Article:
Mar. 04, 2015

Picture of the Week: A Single Snowflake

by Nathalia Holt

Click to enlarge images
Stars, bullet rosettes, dendrites, plates, needles, columns, and clusters—there’s scarcely a shape that a snowflake hasn’t formed. When they pack together into tall snowdrifts, it’s hard to imagine that each crystal is distinct, never to be seen again. But it’s true: No two snowflakes are alike, as the adage goes. The man who coined the phrase was Wilson Bentley, a Vermont farmer who found such splendor in the snow that he wanted to capture it for everyone. In his desire to document each flake, he pioneered a technique called photomicrography, which uses a camera to capture images viewed through a microscope.
Bentley’s obsession with snowflakes began in 1880, when he was 15, according to at least one account. His mother was a teacher and had a microscope, which he used to study snowflakes under its objective. The pleasure was fleeting—he could barely sketch their intricate designs before the crystals melted away. 
A few years later, Bentley decided to try photomicrography, a field still in its infancy. Bending the microscope’s body back from the base at a right angle enabled him to attach a camera bellows. He removed the eyepiece from the microscope and relied on the objective lens, swapping out different magnifications to see the snow crystal close up.
To isolate a single crystal, Bentley caught snowflakes as they fell from the sky on a black tray (which he kept clean with a turkey feather), then used a wooden splint to delicately transfer the crystal onto a glass slide. Once it was under the lens, he focused the image and quickly took a picture. This was a time before film, so he developed the images on plates, preserving the ethereal beauty in each crystal for generations. (For more on Bentley’s process, read his detailed account in Popular Mechanics Magazine.)
Bentley captured the first photomicrograph of these icy masterpieces in 1885. He published the picture of the snow crystals featured above, along with hundreds of others taken during the winter of 1901-1902, in an edition of Monthly Weather Review.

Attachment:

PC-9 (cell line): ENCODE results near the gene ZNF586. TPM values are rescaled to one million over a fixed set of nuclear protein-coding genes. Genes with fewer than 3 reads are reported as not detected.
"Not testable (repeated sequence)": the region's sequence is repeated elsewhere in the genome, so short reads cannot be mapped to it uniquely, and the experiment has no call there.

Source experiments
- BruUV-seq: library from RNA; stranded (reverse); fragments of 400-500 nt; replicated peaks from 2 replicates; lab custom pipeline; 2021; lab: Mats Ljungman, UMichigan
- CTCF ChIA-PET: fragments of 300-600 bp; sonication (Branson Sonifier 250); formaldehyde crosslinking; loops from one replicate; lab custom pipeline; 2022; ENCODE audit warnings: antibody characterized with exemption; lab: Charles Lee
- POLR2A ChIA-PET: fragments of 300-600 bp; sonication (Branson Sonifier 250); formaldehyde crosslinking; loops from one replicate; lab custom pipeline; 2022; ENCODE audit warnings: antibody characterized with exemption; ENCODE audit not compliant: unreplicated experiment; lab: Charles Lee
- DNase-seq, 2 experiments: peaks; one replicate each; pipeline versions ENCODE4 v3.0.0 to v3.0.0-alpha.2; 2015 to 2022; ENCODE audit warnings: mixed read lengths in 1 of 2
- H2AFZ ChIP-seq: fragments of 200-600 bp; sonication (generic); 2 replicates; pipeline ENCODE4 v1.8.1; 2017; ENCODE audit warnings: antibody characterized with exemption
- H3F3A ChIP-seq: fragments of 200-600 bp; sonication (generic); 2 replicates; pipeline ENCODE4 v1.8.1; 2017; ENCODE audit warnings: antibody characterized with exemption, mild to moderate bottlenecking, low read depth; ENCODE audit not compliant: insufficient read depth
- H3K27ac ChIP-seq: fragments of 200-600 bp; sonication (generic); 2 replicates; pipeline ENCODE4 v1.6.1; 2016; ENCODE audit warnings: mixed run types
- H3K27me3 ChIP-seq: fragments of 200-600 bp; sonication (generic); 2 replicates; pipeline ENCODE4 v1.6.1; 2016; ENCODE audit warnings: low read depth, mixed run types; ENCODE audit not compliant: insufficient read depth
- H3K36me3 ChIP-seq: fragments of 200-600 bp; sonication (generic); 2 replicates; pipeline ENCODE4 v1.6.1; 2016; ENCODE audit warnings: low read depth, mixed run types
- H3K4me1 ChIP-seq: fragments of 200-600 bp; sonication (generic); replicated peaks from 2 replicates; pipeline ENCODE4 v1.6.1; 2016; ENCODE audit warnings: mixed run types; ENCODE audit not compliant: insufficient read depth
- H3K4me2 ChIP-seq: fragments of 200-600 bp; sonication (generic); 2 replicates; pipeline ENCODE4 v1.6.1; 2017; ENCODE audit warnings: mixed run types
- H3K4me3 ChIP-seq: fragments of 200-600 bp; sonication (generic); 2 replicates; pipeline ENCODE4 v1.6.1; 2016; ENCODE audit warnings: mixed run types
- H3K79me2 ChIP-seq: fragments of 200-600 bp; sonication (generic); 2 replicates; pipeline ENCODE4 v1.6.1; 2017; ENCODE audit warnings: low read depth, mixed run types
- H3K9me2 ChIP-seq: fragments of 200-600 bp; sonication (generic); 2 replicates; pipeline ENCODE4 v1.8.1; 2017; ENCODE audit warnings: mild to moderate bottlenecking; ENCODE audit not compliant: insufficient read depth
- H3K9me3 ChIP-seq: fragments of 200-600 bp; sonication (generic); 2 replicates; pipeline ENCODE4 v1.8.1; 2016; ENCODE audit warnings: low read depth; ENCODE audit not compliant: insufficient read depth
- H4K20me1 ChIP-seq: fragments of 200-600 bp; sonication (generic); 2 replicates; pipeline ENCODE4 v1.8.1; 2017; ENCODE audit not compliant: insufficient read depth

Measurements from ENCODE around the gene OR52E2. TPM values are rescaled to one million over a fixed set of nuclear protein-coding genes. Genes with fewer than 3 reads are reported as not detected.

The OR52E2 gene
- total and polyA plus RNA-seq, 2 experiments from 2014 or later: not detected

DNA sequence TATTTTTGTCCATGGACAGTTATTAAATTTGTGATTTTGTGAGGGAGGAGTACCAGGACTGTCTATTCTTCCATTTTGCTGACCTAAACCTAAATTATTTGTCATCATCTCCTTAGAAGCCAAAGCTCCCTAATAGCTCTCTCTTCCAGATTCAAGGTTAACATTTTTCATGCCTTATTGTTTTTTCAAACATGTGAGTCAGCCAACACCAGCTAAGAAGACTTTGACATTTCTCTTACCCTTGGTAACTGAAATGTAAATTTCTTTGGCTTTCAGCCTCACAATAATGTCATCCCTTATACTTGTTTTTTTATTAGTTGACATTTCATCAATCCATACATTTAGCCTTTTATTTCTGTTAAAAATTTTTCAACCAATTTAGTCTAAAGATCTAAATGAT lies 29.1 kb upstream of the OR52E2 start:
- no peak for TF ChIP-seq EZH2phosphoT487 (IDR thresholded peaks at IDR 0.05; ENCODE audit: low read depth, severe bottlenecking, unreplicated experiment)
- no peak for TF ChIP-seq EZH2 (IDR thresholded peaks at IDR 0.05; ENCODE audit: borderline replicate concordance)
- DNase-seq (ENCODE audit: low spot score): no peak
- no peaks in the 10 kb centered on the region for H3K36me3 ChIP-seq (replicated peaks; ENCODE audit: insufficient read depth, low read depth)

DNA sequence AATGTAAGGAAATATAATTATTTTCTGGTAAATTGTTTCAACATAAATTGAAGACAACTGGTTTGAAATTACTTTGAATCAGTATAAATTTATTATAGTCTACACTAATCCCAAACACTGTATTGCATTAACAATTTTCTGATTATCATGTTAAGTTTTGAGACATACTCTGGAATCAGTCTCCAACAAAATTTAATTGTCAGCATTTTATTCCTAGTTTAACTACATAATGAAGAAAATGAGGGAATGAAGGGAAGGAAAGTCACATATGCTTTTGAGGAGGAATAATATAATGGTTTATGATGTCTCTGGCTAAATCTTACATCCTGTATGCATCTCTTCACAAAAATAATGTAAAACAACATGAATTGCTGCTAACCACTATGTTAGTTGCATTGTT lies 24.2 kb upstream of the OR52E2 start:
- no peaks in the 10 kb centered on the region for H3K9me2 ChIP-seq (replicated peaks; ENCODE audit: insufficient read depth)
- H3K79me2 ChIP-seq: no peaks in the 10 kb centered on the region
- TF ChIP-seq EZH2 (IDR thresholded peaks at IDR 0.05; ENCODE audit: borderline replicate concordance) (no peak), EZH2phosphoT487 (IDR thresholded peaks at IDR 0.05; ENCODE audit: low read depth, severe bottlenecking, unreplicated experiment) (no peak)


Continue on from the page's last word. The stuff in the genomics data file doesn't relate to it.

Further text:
Photomicrography has changed a bit since Bentley’s day. “We don’t use glass photographic plates anymore, for one,” says Kenneth Libbrecht, a physics professor at Caltech. He uses photomicrography to investigate, among other phenomena, the complex patterns that snow crystals form. Libbrecht has designed and built his own photomicroscope, incorporating such modern touches as a digital camera and improved optical lenses. (Take a snowflake safari with Libbrecht in the video below.)
Physicists aren't alone in finding photomicrography useful. Indeed, biomedical researchers studying the body’s ability to repair itself are also refining the technique, using it to study how injury affects the brain and the spinal cord, for instance.
In December 1931, Bentley fell ill after trudging six miles though a snowstorm, desperate to capture its crystals, according to a friend’s reminiscence. He succumbed to pneumonia just before Christmas day, a victim of the winter air he loved. Fittingly, as some reports recount, during his funeral in Vermont, snow fell lightly on his grave. 


About Nathalia Holt

Nathalia Holt is a microbiologist and author of Cured: The People Who Defeated HIV and the forthcoming Rise of the Rocket Girls: The Women Who Propelled Us from Missiles to the Moon to Mars. Follow her @nathaliaholt

The views expressed are those of the author and are not necessarily those of Science Friday.
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